It is never too late for change, God restores, renews, revives and speaks life into our identity because He loves us and fights for us. In the valley He is the Good Shepherd who comforts you and leads you along right paths.
I believe and pray that He will brings wholeness to you also, no matter the valley you are enduring or the battle! Your identity is in Him.
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I mindlessly scroll through Instagram feeling a growing wave of discontent building within me.
I see the catalogue worthy homes and I wonder if it's just me whose furniture needs replacing; just me whose children seem to litter every room with evidence of their messy existence.
I see their beautiful workspaces and I think of how I write with children climbing over me and nestled against me on the couch. The luxury of defined work hours seems a distant memory and part of me longs to go back to their comfortable routine but instead, I'm stealing time whenever I can to get my words out of my head and onto a screen.
I see their impressive number of followers and platforms and I wonder what it took to get there - what will it take for me to get there? When will I get to get there?
And as this wave of aching discontent washes over me, I hear the Holy Spirit whisper, "What is that to you, Aimee?" What is that to you if I've blessed them with a beautiful home? What is it to you if I've wired them to be like Martha Stewart? What is it to you if I've called them to the marketplace and you to be at home? What is it to you if now is the proper time in their lives for promotion and platforms? What is it to you?
My Dad calls it the W.I.T.T.Y principle. In John 21, following the resurrection, Jesus is ministering to Peter. Mirroring and restoring him from his earlier denial of Christ, Peter has confessed three times his love for Jesus, and Jesus now gives Peter a glimpse of what is in store for him – it’s not a pretty picture!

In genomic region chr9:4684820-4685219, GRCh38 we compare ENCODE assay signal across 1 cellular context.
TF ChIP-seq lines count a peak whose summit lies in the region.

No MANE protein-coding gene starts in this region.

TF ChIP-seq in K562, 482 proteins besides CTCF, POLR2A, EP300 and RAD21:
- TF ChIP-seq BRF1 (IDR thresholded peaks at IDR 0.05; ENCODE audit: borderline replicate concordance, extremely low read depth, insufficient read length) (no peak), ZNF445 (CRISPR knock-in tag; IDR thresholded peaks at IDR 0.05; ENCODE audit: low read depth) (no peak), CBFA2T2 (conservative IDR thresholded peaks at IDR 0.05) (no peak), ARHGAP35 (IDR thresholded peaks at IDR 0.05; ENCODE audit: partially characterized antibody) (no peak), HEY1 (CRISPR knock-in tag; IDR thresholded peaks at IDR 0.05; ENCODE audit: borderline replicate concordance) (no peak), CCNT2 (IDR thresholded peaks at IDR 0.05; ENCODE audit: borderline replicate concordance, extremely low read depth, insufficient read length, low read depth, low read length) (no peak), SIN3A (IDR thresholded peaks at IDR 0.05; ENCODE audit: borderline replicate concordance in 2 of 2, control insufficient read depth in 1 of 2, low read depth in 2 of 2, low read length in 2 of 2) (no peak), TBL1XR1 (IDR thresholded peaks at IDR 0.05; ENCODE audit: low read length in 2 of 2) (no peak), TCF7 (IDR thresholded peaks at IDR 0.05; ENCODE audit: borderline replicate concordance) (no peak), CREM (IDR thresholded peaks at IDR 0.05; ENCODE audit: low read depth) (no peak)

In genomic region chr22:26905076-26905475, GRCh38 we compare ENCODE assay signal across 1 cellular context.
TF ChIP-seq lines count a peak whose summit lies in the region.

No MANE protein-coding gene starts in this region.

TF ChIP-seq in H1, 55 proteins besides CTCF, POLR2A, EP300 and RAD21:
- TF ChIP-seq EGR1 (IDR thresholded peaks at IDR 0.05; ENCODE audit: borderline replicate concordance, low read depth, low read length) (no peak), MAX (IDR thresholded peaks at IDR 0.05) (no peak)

“I tell you the truth, when you were younger you dressed yourself and went where you wanted; but when you are old you will stretch out your hands, and someone else will dress you and lead you where you do not want to go …. Follow Me!”
Jesus was telling Peter that he too would one day suffer death by crucifixion, He was laying out the cost of loving Him, making Peter pause and determine, did he really want to follow Jesus?
I can’t really blame Peter for what he did next – I think I would have too! Peter turns and looks back and he sees John, also known as the disciple whom Jesus loved, and he asks, “What about him?” He wants to know, does John get the same deal! Jesus replies saying,
If I want him to remain alive until I return, what is that to you? You must follow Me.”
The W.I.T.T.Y principle - What Is That To You?
How much trouble we get ourselves in; how distracted, resentful and frustrated we become when we concern ourselves with how God is working out another’s life; when we compare or wish for another’s journey. The crumbs of comparison take our eyes off the prize - off of Jesus - and leave us feeling empty. They hinder us from becoming like Him, from fulfilling His call on our lives.
Peter chose Jesus. Peter determined that whatever it cost he would follow where Jesus led.
And I want to too. Because I know that when I take my eyes off of everybody else's calling; off of everybody else's lives and just look at mine, keeping my focus on what God is saying to me, the discontent dissipates. When I keep choosing Jesus, I am freed to run with perseverance the race that He has marked out for me.
When I stay in my lane; when I run my race, not only does the discontent dissipate, but I am also deeply satisfied. In John 4:34, Jesus said this: